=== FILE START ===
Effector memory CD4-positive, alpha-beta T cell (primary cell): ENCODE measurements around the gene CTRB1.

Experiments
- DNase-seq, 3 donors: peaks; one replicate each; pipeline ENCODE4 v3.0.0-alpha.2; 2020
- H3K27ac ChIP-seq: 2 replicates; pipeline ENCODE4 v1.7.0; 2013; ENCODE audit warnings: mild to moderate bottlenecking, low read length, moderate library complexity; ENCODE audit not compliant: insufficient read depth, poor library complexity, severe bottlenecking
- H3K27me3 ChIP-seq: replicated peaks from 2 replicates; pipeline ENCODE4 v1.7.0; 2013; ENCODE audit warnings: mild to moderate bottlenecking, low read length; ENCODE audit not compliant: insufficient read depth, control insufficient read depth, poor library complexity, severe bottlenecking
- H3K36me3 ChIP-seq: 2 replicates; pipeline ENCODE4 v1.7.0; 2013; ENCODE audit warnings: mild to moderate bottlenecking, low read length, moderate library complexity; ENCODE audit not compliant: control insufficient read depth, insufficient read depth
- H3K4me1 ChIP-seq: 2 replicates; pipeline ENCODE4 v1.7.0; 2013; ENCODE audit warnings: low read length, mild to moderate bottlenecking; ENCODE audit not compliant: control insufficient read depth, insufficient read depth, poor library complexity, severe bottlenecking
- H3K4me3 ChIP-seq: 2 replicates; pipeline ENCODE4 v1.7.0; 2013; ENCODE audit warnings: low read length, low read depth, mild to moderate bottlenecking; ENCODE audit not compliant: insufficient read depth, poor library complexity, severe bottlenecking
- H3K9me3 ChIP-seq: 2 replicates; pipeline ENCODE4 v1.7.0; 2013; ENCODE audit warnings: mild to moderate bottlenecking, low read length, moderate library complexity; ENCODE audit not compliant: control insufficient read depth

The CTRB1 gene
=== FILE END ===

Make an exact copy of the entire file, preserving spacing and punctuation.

Effector memory CD4-positive, alpha-beta T cell (primary cell): ENCODE measurements around the gene CTRB1.

Experiments
- DNase-seq, 3 donors: peaks; one replicate each; pipeline ENCODE4 v3.0.0-alpha.2; 2020
- H3K27ac ChIP-seq: 2 replicates; pipeline ENCODE4 v1.7.0; 2013; ENCODE audit warnings: mild to moderate bottlenecking, low read length, moderate library complexity; ENCODE audit not compliant: insufficient read depth, poor library complexity, severe bottlenecking
- H3K27me3 ChIP-seq: replicated peaks from 2 replicates; pipeline ENCODE4 v1.7.0; 2013; ENCODE audit warnings: mild to moderate bottlenecking, low read length; ENCODE audit not compliant: insufficient read depth, control insufficient read depth, poor library complexity, severe bottlenecking
- H3K36me3 ChIP-seq: 2 replicates; pipeline ENCODE4 v1.7.0; 2013; ENCODE audit warnings: mild to moderate bottlenecking, low read length, moderate library complexity; ENCODE audit not compliant: control insufficient read depth, insufficient read depth
- H3K4me1 ChIP-seq: 2 replicates; pipeline ENCODE4 v1.7.0; 2013; ENCODE audit warnings: low read length, mild to moderate bottlenecking; ENCODE audit not compliant: control insufficient read depth, insufficient read depth, poor library complexity, severe bottlenecking
- H3K4me3 ChIP-seq: 2 replicates; pipeline ENCODE4 v1.7.0; 2013; ENCODE audit warnings: low read length, low read depth, mild to moderate bottlenecking; ENCODE audit not compliant: insufficient read depth, poor library complexity, severe bottlenecking
- H3K9me3 ChIP-seq: 2 replicates; pipeline ENCODE4 v1.7.0; 2013; ENCODE audit warnings: mild to moderate bottlenecking, low read length, moderate library complexity; ENCODE audit not compliant: control insufficient read depth

The CTRB1 gene